Objectives: Investigating the effect of prognostic factors in a multistate framework on survival in a large population of patients with osteosarcoma. Of interest is how prognostic factors affect different disease stages after surgery, with stages of local recurrence (LR), new metastatic disease (NM), LR+NM, secondary malignancy, a second NM, and death.
Design: An open-label, international, phase 3 randomised controlled trial.
Setting: 325 sites in 17 countries.
Participants: The subset of 1631 metastases-free patients from 1965 patients with high-grade resectable osteosarcoma, from the European and American Osteosarcoma Study.
Main outcome measures: The effect of prognostic factors on different disease stages, expressed as HRs; predictions of disease progression on an individual patient basis, according to patient-specific characteristics and history of intermediate events.
Results: Of 1631 patients, 526 experienced an intermediate event, and 305 died by the end of follow-up. An axial tumour site substantially increased the risk of LR after surgery (HR=10.84, 95% CI 8.46 to 13.86) and death after LR (HR=11.54, 95% CI 6.11 to 21.8). A poor histological increased the risk of NM (HR=5.81, 95% CI 5.31 to 6.36), which sharply declined after 3 years since surgery. Young patients (<12 years) had a lower intermediate event risk (eg, for LR: HR=0.66, 95% CI 0.51 to 0.86), when compared with adolescents (12-18 years), but had an increased risk of subsequent death, while patients aged >18 had a decreased risk of death after event (eg, for death after LR: HR=2.40, 95% CI 1.52 to 3.90; HR=0.35, 95% CI 0.21 to 0.56, respectively).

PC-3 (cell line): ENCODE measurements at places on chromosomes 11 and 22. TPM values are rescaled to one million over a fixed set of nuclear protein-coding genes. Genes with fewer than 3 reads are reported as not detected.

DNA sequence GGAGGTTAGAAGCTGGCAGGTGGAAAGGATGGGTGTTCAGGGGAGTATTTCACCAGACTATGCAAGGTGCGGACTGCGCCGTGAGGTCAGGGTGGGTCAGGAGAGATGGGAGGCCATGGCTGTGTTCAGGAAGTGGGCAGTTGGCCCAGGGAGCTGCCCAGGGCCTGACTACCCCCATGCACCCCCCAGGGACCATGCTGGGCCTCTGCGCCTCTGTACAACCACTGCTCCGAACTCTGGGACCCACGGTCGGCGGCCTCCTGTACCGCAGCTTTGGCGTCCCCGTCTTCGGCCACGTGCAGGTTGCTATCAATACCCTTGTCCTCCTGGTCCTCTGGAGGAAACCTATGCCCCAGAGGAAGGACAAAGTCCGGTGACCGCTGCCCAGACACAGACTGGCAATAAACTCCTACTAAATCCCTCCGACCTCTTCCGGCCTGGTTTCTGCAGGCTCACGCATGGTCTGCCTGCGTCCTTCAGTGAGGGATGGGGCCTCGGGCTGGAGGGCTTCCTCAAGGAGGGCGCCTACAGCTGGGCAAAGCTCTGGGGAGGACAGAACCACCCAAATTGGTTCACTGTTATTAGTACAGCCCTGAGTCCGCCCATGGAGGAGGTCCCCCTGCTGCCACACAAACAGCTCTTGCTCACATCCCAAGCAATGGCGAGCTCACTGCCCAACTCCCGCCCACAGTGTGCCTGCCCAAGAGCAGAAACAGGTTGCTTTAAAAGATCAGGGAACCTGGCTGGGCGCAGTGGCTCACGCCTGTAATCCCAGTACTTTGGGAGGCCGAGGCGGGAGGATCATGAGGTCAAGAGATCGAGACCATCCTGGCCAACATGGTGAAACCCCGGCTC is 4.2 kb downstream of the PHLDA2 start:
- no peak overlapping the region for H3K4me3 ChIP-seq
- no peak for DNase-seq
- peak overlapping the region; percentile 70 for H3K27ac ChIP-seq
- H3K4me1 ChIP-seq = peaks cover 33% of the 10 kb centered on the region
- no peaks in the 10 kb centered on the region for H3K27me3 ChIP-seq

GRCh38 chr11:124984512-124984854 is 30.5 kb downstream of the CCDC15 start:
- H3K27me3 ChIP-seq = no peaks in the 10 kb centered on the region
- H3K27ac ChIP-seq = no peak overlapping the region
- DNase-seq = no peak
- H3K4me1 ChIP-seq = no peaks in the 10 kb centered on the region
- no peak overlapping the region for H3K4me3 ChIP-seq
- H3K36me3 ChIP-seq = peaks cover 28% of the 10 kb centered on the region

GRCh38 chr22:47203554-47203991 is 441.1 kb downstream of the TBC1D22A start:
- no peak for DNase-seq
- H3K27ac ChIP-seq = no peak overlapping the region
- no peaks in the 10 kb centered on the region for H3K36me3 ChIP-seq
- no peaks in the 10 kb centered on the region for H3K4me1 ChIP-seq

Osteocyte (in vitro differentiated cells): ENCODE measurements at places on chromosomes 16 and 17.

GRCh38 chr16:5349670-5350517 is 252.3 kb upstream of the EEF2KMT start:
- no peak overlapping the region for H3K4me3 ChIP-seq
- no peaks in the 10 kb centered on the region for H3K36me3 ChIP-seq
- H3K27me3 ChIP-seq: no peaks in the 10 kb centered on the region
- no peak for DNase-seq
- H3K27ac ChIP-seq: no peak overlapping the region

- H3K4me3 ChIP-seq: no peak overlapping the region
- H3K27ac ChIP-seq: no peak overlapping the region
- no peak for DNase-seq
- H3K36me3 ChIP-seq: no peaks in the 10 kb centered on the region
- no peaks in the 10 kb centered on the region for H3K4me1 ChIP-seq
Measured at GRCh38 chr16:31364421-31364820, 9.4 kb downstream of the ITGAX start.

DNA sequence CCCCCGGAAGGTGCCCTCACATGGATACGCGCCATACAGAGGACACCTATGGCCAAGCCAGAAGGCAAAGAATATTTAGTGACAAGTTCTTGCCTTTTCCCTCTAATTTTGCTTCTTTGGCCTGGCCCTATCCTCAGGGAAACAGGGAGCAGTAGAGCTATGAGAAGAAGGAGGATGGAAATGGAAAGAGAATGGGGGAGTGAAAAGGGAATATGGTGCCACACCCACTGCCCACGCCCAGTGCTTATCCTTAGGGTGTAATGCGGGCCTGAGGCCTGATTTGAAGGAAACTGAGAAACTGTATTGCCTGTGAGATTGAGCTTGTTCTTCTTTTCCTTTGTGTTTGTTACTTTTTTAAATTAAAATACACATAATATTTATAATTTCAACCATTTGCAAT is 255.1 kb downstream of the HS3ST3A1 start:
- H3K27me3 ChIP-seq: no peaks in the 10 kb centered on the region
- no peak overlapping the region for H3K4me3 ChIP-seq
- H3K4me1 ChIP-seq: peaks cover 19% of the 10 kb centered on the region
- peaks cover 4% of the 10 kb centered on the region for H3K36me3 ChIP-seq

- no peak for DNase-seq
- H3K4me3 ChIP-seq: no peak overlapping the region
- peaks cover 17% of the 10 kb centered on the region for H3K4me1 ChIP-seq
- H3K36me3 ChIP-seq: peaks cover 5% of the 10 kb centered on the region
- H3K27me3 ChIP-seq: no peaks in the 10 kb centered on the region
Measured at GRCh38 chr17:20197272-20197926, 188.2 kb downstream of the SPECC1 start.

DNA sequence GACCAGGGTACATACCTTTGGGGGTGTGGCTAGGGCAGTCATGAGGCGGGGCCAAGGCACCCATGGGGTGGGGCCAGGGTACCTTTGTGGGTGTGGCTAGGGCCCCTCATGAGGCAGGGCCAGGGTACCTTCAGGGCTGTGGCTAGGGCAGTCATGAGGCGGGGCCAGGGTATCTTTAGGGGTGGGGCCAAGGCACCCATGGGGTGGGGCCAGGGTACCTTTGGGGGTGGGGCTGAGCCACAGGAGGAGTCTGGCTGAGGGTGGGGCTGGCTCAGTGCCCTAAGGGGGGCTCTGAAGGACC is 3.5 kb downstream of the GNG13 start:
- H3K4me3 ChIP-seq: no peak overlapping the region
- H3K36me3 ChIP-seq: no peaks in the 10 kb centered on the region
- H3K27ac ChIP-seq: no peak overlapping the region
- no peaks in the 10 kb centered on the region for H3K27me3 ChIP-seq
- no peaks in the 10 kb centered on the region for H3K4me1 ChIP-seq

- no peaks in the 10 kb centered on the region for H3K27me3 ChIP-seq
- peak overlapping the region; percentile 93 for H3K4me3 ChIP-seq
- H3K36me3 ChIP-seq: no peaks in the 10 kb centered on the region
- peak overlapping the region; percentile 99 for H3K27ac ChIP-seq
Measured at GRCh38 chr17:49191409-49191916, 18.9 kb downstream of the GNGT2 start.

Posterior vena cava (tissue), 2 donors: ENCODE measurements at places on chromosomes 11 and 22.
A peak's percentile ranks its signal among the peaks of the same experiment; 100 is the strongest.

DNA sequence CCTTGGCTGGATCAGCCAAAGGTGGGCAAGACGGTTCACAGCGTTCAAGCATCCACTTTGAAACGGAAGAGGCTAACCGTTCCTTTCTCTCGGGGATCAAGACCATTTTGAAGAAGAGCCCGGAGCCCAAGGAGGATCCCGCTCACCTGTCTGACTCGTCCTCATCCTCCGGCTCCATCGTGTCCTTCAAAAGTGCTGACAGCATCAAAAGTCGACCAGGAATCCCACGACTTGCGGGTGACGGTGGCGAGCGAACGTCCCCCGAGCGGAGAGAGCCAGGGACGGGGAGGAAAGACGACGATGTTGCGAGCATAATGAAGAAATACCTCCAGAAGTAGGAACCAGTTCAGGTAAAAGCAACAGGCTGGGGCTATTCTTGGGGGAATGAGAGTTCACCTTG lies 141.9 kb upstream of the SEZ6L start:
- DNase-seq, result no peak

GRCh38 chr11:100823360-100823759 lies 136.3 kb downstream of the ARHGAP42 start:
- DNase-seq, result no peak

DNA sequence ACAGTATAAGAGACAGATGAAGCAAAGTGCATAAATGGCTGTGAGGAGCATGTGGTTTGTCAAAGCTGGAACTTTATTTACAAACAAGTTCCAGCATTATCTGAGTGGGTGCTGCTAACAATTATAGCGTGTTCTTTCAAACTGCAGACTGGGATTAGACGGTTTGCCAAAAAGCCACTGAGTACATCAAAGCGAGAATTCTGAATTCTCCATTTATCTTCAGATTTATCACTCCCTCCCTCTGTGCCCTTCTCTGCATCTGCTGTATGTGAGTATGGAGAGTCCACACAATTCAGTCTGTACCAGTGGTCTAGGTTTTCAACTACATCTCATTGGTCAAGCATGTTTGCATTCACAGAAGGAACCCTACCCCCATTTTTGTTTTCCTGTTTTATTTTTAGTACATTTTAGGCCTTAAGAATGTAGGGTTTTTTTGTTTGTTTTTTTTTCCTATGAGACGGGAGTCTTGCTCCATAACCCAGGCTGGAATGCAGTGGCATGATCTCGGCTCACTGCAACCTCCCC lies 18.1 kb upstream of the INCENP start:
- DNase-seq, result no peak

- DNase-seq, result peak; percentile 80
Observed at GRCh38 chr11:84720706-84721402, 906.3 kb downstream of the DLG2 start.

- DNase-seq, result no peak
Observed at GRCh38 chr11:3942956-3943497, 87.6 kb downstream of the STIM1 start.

Conclusions: Our findings suggest that patients with axial tumours should be monitored for LR and patients with poor histological response for NM, and that for young patients (<12) with an LR additional treatment options should be investigated.
Trial registration number: NCT00134030.
Keywords: bone diseases; clinical trials; paediatric oncology; sarcoma.
© Author(s) (or their employer(s)) 2022. Re-use permitted under CC BY. Published by BMJ.